While the preceding paragraph contains a potential scenario (or an EM equity investor’s wish list) the points that follow are based on facts:
Negative news flow from Turkey and Venezuela (as the former skirts with IMF / capital control risk and the latter hurtles towards failed-state status) are admittedly attracting headlines which could support the ‘glass-half-empty’ case. However, it is important to remember that both constitute a fractional weighting in the MSCI EM index and are effectively insignificant in the absence of contagion.
Similarly, 10 years ago, materials, energy and industrials collectively comprised around 50% of the MSCI EM index versus 12% today. Hence the EM equity universe is less sensitive to the direct ‘dollar up’ argument (although local currencies remain vulnerable to occurrences of further dollar strength).
Finally, as the driver of 50% of the world’s output and 80% of its incremental GDP gain year-on-year, it is crucial to understand that the risk / return is fundamentally skewed in favour of EM equities. The weighting of the universe in the MSCI AC World index is disproportionately small. As domestic pension support emerges (particularly in China and India) it should soak up a materially larger part of that listed equity. Hence, in our view, a PER re-rating is ultimately the most likely outcome as was the case in Chile in the late 80s / early 90s.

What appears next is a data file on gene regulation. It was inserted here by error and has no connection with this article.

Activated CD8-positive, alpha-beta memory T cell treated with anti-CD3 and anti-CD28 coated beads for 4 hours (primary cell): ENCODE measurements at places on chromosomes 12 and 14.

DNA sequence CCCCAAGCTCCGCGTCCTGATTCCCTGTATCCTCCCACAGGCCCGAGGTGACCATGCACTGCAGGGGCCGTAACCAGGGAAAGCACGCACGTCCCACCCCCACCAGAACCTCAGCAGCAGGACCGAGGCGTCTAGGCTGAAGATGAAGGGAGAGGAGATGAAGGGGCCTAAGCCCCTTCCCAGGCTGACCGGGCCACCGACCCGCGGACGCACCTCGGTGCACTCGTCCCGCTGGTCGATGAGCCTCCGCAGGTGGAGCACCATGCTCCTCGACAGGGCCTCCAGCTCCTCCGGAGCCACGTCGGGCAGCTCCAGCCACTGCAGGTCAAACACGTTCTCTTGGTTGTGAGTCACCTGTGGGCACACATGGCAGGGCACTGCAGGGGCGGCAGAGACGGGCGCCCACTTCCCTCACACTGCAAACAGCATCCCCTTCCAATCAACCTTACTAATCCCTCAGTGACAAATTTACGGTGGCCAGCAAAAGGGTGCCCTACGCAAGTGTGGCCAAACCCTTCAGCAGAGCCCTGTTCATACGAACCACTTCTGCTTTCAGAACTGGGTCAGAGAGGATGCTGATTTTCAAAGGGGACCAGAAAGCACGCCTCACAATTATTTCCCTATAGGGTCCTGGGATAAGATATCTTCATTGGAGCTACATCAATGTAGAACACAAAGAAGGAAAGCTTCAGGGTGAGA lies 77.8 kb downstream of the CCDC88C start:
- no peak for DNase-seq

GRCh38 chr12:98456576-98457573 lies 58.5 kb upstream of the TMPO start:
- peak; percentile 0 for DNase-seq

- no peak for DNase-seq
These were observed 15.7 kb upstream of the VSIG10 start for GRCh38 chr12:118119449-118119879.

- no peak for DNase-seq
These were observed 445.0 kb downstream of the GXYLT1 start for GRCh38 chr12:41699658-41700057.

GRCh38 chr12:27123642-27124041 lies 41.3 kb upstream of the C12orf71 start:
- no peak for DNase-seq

The days of EM equity being viewed as an optional extra, for a bit of additional beta kick, are well and truly behind us. We believe it can only be a matter of time before global investors begin allocating to the EM universe in the commensurate size to reflect this philosophical change. Secular and cyclical drivers (both relative and absolute) further enhance the case, especially as corporate governance becomes less of a drag on key EM markets. EM equities are therefore, in our view, cyclically cheap and set to benefit from strong underlying secular support.
As the last remaining ‘investment grade laggard’ we are seeking to build positions into weakness. Furthermore, we believe that EM equities offer broad investment appeal for value / growth ‘at a reasonable price’ or yield (FCF yield, positive carry trade yield, dividend yield or growth in dividend yield). Although we are wary of the risks, we wish to exploit the price distortions and run the volatility. As such we are holding our nerve and sticking to our philosophy (without succumbing to style drift) in the belief that it should yield positive results over time.